Friday, February 02, 2018


Various oil paintings in my studio aka: garage.

I have been busy in the studio and my office over the last months, and weeks. 

The photo above shows some of my recent oil paintings, done over the last 6-7 months - the one on the easel is underway. Since completing my Master of Philosophy [Art History & Cultural Studies], University of Queensland, I have returned to my oil paints - with gusto. While I undertook the degree I painted only on paper. I did this because a work on paper is easier to leave and come back to. [see photos of works on paper below].

As regular readers know, my academic research included examining the various legal, ethical and political issues surrounding contemporary militarised technology, particularly the airborne drone. Regular readers also know that I examined various technical aspects of weaponisable airborne drones - not a normal art historical approach! However, I believed this kind of research was very important. Why? To equip me with specific information to assist my visual analyses of paintings, that depicted aspects of contemporary militarised technology, by Australian artists George Gittoes and Jon Cattapan. 

The stimulus for my academic research came from my interest in existential risk posed by emerging technologies. When I was offered the post-graduate degree opportunity, I knew I wanted it to include a multi-disciplinary approach. I wanted a major part of my research to feed back into my studio practice - even though the degree was not a practice lead degree. The research into ethical, political and legal issues surrounding contemporary militarised technology is valuable, but the technical research into weaponisable airborne drones and their capabilities, has been pivotal.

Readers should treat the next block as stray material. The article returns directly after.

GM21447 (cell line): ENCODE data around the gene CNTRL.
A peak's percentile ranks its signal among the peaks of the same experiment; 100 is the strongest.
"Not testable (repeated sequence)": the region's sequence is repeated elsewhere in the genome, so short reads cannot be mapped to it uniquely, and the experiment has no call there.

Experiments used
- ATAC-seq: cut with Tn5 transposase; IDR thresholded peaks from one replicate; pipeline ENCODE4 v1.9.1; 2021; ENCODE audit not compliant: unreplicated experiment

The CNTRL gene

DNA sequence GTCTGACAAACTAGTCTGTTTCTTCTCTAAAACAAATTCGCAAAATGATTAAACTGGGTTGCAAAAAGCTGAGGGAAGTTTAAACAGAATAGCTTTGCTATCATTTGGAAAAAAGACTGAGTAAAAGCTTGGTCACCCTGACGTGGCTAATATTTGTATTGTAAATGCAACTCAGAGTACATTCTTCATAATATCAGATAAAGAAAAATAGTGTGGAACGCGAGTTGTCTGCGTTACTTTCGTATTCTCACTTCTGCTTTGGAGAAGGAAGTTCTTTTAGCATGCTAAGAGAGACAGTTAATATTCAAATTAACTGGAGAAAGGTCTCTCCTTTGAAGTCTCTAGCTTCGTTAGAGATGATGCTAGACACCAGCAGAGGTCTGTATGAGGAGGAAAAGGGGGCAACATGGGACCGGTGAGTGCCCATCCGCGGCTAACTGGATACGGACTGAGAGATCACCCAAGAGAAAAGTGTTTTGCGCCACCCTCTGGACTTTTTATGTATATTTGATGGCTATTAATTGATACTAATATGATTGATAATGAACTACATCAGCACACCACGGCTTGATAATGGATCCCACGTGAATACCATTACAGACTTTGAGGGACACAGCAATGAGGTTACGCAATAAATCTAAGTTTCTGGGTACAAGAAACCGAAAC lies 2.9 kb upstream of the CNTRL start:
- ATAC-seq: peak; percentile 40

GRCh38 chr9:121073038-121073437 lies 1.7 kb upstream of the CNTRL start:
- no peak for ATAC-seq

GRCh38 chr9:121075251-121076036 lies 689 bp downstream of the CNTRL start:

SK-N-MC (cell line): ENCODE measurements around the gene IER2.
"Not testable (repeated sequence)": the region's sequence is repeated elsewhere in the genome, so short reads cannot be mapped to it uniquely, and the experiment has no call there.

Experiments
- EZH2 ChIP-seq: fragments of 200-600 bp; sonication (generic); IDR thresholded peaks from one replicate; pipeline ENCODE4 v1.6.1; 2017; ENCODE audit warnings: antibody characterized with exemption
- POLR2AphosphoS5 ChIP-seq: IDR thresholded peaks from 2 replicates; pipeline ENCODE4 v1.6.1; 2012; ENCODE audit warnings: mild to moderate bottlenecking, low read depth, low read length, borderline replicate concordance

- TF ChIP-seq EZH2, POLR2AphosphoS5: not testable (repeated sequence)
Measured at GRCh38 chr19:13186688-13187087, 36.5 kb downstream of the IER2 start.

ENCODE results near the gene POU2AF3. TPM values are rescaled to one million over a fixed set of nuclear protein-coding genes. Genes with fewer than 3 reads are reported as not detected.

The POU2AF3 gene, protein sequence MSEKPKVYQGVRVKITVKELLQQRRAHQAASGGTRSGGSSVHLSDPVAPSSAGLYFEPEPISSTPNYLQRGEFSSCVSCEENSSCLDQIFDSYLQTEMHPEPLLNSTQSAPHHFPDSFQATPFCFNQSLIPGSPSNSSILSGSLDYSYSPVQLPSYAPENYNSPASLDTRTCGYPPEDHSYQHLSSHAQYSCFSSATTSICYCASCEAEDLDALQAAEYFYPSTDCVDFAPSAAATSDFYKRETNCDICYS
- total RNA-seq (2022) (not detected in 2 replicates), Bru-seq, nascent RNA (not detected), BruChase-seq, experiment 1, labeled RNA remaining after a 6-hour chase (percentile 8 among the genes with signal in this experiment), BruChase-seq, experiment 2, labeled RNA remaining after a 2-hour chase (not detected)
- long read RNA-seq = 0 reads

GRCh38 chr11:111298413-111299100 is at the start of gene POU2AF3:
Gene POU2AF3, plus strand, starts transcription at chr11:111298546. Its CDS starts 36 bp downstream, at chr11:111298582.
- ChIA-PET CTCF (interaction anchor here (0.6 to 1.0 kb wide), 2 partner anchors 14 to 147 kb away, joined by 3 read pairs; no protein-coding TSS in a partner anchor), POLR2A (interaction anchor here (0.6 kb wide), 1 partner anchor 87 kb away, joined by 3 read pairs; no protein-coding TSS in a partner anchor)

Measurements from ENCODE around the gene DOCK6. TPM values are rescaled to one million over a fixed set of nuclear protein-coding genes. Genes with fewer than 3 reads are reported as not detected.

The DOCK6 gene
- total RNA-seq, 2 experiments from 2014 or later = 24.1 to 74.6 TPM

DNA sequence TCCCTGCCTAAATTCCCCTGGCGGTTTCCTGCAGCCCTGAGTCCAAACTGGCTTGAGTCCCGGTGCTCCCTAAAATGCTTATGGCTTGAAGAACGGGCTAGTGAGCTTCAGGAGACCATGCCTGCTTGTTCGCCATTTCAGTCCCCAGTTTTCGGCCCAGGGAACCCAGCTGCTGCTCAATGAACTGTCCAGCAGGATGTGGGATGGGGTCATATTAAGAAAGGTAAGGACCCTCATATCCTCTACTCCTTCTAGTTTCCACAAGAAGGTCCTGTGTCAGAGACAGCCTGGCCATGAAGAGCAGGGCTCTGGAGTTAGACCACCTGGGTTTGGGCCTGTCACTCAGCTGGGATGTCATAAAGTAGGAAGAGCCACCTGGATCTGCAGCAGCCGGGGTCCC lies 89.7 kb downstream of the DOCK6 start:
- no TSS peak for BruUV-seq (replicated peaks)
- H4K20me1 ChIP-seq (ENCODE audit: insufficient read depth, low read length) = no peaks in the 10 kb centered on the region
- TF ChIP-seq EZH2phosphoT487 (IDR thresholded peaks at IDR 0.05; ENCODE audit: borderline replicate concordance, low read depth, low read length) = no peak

Preparing Powerpoint for presentation in San Francisco 

While I was at the University of Queensland [and I still am, as a Honorary Fellow in the School of Communications and Arts] I became involved in a fascinating and burgeoning research area in International Relations - Visual Politics. As a result of meeting many thoroughly interesting and knowledgeable people, I have been included in a few activities relating to Visual Politics. 

One exciting opportunity is being on a panel "War Art: Museums, Militarisation and Militantism" at the International Studies Association annual conference in San Francisco in April. The photo above is an image of my preparations for this conference. As I wrote in the first line of this post, I have been busy in my office too. 

There are a few other opportunities likely in New York and London - will keep you posted once I have details. 

 Various larger works on paper - Dronescapes

Various smaller works on paper - Dronescapes

In light of recent statements by the Chief of the Australian Army, Lieutenant-General Angus Campbell, about Australia's readiness for increasingly autonomous weapon systems, and news about the Australian government's $3.8 billion underwriting to boost arms exports, I invite you to read a post I wrote in September 2016 Aeropolitics Imagined. This post includes two paintings of the Australian continent - and - drones. I will leave you to take a look!


  • Another article about my paintings has just been published, this time in The Culture Concept. Please read  Kathryn Brimblecombe-Fox: Reach for the Sky: Art Above. The writer, Carolyn McDowell places my work into art historical contexts, but also draws out its contemporary relevance. Thank you The Culture Concept!

  • Early alert: Cosmological Landscapes solo exhibition at Dogwood Crossing, Miles, Queensland, Australia: 28 March - 22 May. It is well over two years since my submission was accepted and the show is nearly here! More news about the show coming soon. 
Cheers, Kathryn

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